Mike Tidwell writes: The presidential candidates decided not to speak about climate change, but climate change has decided to speak to them. And what is a thousand-mile-wide storm pushing 11 feet of water toward our country’s biggest population center saying just days before the election? It is this: we are all from New Orleans now. Climate change—through the measurable rise of sea levels and a documented increase in the intensity of Atlantic storms—has made 100 million Americans virtually as vulnerable to catastrophe as the victims of Hurricane Katrina were seven years ago.
Arriving atop fantastically warm water and aided by a full foot of sea-level rise during the last century, Hurricane Sandy is just the latest example of climate change’s impact on human society. Unless we rapidly phase out our use of fossil fuels, most Americans within shouting distance of an ocean will—in coming years—live behind the sort of massive levees and floodgates that mark Louisiana today.
The New York Academy Sciences has already begun examining the viability of three massive floodgates near the mouth of New York Harbor, not unlike the Thames River floodgate that protects London today. Another floodgate has been proposed for the Potomac River just south of Washington, fending against tsunami-like surge tides from future mega storms. Plus there will be levees—everywhere. Imagine the National Mall, Reagan National Airport and the Virginia suburbs—all well below sea level—at the mercy of “trust-us-they’ll-hold” levees maintained by the Army Corps of Engineers.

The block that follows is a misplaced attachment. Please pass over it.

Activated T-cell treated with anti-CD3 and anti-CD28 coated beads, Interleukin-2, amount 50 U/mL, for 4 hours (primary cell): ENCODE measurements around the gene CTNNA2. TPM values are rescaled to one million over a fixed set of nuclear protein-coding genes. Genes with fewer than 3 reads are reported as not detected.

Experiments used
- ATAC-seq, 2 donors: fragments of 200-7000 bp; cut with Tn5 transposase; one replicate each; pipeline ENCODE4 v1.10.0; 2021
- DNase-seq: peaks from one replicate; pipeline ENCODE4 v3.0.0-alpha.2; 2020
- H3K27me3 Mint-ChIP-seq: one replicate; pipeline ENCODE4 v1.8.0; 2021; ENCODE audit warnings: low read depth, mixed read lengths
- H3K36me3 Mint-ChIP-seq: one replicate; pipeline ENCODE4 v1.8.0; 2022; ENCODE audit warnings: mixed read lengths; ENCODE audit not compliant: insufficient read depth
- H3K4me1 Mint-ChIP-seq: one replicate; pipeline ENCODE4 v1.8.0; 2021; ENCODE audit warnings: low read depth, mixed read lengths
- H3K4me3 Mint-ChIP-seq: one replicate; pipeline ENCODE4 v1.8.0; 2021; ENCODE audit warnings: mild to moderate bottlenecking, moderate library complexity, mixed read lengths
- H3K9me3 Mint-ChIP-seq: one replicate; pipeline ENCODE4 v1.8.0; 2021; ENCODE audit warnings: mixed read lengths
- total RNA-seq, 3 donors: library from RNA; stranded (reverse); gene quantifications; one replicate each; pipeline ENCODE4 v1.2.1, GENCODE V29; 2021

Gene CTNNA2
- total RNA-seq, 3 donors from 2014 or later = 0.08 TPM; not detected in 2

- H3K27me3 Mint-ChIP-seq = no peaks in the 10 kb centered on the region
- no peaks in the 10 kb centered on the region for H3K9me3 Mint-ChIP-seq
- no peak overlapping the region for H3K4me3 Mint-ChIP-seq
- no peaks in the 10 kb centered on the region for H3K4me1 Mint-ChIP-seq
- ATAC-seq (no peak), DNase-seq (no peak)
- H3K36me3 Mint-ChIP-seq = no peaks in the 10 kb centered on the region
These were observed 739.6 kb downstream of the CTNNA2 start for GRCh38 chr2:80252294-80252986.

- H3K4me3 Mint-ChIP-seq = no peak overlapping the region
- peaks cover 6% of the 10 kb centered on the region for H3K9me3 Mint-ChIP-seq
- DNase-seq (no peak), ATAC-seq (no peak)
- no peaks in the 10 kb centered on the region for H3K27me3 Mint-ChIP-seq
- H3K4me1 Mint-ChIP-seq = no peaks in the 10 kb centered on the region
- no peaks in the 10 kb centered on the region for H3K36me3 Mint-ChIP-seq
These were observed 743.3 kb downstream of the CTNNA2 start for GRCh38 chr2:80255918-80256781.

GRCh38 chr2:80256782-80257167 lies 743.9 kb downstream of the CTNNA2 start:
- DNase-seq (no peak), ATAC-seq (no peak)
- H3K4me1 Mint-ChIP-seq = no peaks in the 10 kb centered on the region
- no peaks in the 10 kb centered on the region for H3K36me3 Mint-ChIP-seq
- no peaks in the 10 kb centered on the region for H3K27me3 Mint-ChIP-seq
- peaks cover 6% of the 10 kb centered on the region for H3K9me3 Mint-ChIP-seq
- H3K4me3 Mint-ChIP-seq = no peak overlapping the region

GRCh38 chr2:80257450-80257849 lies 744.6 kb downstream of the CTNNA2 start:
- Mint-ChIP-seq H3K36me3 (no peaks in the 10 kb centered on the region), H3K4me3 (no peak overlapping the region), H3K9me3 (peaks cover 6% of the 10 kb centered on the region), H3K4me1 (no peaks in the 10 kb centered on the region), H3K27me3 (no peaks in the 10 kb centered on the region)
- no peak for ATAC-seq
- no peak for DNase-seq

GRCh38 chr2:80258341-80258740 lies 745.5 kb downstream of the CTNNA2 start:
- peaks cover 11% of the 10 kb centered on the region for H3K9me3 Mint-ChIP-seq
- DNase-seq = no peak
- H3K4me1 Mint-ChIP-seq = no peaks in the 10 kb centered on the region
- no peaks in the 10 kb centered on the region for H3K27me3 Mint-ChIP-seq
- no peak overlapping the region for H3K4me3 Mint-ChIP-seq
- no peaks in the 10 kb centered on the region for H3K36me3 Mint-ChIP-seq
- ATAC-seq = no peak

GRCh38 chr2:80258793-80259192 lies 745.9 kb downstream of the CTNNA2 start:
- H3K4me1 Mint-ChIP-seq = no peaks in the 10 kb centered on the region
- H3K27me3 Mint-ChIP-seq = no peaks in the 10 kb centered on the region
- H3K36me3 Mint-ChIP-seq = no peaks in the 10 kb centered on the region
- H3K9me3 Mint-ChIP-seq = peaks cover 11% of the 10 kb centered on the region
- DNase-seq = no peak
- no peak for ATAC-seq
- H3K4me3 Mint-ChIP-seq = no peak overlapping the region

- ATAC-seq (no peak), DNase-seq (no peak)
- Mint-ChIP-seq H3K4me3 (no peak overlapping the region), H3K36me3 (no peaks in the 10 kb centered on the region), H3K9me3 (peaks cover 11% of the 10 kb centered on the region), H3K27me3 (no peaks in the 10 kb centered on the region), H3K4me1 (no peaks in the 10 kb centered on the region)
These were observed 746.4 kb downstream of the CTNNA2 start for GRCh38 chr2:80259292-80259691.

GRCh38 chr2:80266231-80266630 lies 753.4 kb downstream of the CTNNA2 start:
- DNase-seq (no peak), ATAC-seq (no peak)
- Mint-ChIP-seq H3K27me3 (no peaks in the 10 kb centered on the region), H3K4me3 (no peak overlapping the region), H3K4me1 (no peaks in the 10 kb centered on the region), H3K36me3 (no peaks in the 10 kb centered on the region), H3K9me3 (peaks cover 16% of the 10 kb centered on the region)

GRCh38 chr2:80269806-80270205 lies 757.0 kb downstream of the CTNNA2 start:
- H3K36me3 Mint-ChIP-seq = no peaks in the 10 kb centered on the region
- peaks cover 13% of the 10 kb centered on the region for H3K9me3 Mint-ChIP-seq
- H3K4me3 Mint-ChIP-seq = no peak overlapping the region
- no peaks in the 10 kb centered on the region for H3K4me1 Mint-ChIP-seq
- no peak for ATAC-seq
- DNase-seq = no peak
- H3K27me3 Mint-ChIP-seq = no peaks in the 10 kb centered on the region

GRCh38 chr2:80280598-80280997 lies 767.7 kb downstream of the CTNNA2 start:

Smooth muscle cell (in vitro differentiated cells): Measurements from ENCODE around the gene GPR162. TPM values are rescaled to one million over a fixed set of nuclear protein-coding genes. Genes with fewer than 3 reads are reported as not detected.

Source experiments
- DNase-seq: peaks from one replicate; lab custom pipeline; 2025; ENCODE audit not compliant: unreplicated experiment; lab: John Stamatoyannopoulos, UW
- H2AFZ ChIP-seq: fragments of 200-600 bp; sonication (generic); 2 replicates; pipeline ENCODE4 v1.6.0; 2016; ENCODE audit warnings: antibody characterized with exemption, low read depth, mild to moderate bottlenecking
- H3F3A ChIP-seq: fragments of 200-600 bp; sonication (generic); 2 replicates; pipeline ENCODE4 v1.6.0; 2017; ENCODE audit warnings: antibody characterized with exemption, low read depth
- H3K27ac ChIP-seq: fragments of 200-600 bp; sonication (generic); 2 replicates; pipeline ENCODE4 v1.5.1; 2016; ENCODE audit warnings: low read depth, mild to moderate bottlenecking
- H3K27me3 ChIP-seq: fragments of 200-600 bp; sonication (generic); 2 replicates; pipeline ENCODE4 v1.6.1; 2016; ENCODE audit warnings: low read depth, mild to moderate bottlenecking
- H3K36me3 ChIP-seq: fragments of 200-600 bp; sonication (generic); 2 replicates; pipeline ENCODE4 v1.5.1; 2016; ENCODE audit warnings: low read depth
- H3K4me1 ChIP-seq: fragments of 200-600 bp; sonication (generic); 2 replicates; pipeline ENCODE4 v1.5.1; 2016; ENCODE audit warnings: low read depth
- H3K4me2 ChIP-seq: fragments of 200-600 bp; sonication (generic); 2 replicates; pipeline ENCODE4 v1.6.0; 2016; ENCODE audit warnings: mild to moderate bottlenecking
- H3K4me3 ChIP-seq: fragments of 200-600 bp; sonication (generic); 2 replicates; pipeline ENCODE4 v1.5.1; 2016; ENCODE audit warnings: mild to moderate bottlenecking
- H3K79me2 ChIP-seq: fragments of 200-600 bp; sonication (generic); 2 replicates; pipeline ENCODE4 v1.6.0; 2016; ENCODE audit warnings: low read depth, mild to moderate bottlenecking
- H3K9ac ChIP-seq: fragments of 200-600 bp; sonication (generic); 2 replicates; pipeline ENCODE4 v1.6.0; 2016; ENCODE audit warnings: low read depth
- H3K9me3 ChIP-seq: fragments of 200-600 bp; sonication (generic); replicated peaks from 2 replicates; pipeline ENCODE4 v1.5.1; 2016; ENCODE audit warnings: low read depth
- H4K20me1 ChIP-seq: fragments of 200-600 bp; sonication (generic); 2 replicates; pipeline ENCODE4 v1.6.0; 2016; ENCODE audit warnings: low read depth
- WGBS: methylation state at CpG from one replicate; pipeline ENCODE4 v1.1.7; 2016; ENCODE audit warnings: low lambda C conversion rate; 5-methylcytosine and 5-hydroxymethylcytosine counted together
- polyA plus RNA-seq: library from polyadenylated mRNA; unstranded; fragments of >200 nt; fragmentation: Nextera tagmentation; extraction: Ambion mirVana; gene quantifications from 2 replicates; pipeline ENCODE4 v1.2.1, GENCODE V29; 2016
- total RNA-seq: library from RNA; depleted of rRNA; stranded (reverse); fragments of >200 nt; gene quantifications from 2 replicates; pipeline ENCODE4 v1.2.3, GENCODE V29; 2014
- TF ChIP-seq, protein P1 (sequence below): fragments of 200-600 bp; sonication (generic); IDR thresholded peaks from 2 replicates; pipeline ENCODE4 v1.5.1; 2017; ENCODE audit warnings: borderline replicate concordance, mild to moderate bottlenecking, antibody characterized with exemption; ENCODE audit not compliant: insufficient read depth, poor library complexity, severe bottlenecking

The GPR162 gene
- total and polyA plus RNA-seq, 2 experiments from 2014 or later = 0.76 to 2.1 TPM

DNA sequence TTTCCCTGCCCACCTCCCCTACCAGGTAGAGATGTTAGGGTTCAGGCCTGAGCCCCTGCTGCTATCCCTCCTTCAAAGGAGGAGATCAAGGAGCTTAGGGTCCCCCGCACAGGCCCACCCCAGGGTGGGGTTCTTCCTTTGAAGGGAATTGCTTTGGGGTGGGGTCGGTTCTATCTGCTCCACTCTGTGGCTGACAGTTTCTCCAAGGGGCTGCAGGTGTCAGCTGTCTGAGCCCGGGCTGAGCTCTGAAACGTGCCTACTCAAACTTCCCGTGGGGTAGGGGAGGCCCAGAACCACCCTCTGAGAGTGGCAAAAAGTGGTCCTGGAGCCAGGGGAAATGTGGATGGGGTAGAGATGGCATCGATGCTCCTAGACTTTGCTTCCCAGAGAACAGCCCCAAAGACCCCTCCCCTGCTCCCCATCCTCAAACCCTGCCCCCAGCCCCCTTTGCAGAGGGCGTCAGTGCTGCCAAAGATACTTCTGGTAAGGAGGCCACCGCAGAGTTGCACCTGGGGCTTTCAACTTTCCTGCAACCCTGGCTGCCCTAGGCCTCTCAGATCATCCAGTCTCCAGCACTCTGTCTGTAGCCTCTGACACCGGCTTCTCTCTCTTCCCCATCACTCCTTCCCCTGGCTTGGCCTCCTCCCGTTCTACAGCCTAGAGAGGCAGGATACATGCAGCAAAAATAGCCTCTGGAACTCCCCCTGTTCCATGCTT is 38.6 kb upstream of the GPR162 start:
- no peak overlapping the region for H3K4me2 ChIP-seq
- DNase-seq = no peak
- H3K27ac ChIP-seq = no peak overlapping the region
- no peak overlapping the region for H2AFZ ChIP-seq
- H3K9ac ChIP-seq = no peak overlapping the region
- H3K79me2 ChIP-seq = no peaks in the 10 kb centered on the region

Oceans worldwide are projected to rise as much as three more feet this century—much higher if the Greenland ice sheet melts away. Intense storms are already becoming much more common. These two factors together will in essence export the plight of New Orleans, bringing the Big Easy “bowl” effect here to New York City and Washington, as well as to Charleston, Miami, New York and other coastal cities. Assuming we want to keep living in these cities, we’ll have to build dikes and learn to exist beneath the surface of surrounding tidal bays, rivers and open seas—just like New Orleans.
Meanwhile, it’s not our imagination that hurricanes have grown more ferocious than in the past. Multiple scientific studies in the past few years have found that rising sea-surface temperatures linked to global warming are causing an increase in the number of stronger hurricanes. Sandy, right now, is approaching the east coast atop Atlantic sea-surface temperatures a full five degrees Fahrenheit above normal. [Continue reading…]